Allen's injury has him out of control


Ray Allen went to the store before a recent game.

On the surface, it seemed like an everyday task, just running out to grab a few household items before heading to the TD Garden later that day.

To Allen, it was a deviation from the routine he has established over the past 16 years in the NBA.

I went to the store the other day, he said, pausing and then repeating, I went to the store the other day and there was a game. I would never go to the store on game days, but I had to pick up some things around the house. But if it was game day, I would have had somebody else go. I would never go myself.

Allen has maintained a sense of control over his career. His game day routines are meticulously scheduled. Morning workouts, afternoon naps, and pregame meals all have a specific time leading up to his early arrival at the arena to get up shots hours before tipoff.

But an ankle injury this season has stripped Allen of the control he has held so tightly. The uncertainty of when he will be able to play has altered his routine, leaving him with unwanted time on his hands as the game day clock that used to run so smoothly is now ticking in place.

You find yourself trying to make up things to kind of bring that control back to your existence, Allen told Like trying to understand game days, trying to understand, 'What am I eating right now? How am I sleeping?' Its such a routine that Ive built in that now Im looking around trying to figure out, what am I going to do in this situation? What am I going to today? Its game day. Do I stay in the back? What do I do?

Allen has missed 16 games because of a right ankle injury he suffered in March. The 36-year-old guard returned for five games in April (one as a starter, four off the bench) before being sidelined again. He did not play in Game 1 of the Celtics' first-round series against the Atlanta Hawks and is listed as day-to-day for Game 2.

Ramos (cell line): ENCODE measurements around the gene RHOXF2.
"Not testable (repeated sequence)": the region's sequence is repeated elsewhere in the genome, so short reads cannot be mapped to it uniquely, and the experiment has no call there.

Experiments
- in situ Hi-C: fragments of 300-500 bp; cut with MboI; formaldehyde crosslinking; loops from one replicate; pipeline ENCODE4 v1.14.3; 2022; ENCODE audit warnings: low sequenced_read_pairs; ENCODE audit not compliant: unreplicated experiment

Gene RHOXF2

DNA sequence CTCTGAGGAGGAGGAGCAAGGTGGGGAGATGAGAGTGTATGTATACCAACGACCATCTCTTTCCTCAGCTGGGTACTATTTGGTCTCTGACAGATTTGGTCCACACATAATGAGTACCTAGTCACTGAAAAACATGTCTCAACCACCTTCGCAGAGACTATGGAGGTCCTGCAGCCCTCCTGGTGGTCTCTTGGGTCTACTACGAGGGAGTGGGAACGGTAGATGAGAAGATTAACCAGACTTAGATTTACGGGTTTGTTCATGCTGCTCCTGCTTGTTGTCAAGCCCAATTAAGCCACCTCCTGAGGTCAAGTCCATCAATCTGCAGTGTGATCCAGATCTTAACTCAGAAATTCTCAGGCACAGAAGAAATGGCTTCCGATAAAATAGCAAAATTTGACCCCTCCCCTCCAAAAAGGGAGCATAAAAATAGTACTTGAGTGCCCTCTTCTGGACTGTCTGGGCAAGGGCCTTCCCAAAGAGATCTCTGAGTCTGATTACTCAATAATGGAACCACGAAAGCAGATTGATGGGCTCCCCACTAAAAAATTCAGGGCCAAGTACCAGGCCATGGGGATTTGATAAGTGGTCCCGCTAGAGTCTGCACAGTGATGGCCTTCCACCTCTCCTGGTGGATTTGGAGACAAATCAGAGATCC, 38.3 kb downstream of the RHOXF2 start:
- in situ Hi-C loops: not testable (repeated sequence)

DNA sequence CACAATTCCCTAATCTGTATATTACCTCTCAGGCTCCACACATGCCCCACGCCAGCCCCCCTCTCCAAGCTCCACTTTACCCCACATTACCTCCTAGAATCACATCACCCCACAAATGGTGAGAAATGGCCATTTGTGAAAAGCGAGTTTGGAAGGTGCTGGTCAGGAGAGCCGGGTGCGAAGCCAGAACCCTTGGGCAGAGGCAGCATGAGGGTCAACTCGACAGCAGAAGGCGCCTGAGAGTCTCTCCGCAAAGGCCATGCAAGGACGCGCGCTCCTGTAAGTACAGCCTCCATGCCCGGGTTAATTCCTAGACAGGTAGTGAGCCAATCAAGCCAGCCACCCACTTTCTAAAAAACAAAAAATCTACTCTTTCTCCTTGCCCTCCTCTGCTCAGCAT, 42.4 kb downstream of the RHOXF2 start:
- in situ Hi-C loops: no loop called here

Allen said surgery after this season is inevitable, but for now, he is faced with uncertainty as he tries to get back on the court during the playoffs. After following the same routine for so long, though, veering off track is challenging.

Its almost like when youre younger, you just kind of flip and flutter throughout the universe and you think everything is great, Allen said. When youre young, thats all right because you dont know any better. But when you get older and youve done something for so longlike I look at a clock, I know where Im supposed to be. Now I look at a clock and Im just trying to stay out of everybodys way.

Its tough because when youre out, you want to be there for everybody and you want to be part of the team, but also you stay out of the way because everybody needs to get what they need so they can be ready for the game.

The notion that a future Hall of Famer and the NBAs all-time leading three-point shooter could be in the way seems inconceivable. His presence in the locker room alone is invaluable, giving advice, sharing experiences, and supporting his teammates by simply being there.